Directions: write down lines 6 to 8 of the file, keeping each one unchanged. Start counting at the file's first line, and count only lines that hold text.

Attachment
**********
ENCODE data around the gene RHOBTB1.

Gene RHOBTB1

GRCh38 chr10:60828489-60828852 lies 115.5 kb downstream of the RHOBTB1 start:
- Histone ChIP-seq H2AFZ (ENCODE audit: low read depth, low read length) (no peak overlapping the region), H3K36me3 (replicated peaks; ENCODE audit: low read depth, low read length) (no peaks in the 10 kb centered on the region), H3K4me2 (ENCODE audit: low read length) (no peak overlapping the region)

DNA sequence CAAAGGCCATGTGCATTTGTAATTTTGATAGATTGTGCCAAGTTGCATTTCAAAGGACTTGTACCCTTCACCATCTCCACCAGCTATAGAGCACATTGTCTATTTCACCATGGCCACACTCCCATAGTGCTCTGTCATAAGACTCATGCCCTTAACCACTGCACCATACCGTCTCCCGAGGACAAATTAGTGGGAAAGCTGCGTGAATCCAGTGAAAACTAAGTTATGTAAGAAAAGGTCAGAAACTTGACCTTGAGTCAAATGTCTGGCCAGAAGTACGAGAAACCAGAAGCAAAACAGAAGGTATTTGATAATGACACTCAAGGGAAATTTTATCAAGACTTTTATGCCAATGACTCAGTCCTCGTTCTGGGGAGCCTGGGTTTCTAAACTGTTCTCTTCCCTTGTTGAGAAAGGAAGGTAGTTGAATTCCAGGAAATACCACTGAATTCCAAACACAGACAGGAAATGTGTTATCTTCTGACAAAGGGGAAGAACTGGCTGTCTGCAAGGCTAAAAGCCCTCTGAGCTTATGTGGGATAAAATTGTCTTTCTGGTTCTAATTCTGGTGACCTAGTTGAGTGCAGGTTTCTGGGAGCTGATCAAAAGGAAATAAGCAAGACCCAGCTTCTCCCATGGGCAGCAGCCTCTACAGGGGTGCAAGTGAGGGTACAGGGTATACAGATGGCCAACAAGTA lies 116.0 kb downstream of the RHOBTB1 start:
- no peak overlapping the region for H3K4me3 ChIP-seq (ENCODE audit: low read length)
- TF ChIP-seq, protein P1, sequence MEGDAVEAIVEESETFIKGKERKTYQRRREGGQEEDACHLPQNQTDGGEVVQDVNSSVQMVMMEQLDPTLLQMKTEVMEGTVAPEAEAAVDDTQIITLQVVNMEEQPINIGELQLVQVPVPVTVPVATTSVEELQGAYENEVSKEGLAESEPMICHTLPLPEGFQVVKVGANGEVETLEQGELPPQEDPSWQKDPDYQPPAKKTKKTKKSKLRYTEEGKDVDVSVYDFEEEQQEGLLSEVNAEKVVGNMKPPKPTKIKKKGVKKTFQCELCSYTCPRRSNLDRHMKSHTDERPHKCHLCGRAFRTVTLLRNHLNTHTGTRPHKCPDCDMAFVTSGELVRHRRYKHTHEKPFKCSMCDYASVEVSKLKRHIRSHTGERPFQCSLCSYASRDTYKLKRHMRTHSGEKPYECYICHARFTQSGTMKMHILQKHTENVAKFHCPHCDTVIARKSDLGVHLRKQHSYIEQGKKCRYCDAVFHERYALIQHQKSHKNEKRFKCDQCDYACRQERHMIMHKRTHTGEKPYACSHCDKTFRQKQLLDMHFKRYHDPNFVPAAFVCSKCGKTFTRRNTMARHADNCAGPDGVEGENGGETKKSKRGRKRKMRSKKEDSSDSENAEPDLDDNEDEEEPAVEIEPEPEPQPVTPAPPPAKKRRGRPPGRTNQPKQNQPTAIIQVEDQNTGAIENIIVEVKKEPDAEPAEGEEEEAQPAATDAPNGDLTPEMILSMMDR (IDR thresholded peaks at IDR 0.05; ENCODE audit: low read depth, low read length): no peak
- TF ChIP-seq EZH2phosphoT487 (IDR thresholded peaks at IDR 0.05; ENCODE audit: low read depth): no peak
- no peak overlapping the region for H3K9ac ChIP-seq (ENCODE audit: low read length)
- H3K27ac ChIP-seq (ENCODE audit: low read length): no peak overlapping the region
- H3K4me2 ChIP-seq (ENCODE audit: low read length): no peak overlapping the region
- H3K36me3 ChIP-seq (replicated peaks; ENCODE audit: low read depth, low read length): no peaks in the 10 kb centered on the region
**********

- no peak overlapping the region for H3K4me3 ChIP-seq (ENCODE audit: low read length)
- TF ChIP-seq, protein P1, sequence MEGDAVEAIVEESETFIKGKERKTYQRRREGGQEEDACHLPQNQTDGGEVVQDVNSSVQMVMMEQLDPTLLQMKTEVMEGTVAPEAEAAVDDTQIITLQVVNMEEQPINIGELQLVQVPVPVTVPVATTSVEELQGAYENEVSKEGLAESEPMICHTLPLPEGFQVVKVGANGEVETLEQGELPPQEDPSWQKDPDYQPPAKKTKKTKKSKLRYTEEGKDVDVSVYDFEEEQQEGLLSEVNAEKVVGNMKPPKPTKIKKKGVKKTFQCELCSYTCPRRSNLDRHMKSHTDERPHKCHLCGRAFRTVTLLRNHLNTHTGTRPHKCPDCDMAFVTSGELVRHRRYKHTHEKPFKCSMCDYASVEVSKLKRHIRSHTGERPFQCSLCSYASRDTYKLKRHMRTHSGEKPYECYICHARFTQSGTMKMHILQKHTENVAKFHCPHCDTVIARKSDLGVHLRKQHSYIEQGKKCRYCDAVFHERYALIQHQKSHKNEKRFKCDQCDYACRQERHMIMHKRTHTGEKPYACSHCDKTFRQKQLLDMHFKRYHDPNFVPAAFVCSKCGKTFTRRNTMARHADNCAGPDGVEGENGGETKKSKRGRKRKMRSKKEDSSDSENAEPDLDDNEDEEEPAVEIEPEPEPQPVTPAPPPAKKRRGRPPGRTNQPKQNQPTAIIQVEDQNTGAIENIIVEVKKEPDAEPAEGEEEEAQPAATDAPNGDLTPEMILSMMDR (IDR thresholded peaks at IDR 0.05; ENCODE audit: low read depth, low read length): no peak
- TF ChIP-seq EZH2phosphoT487 (IDR thresholded peaks at IDR 0.05; ENCODE audit: low read depth): no peak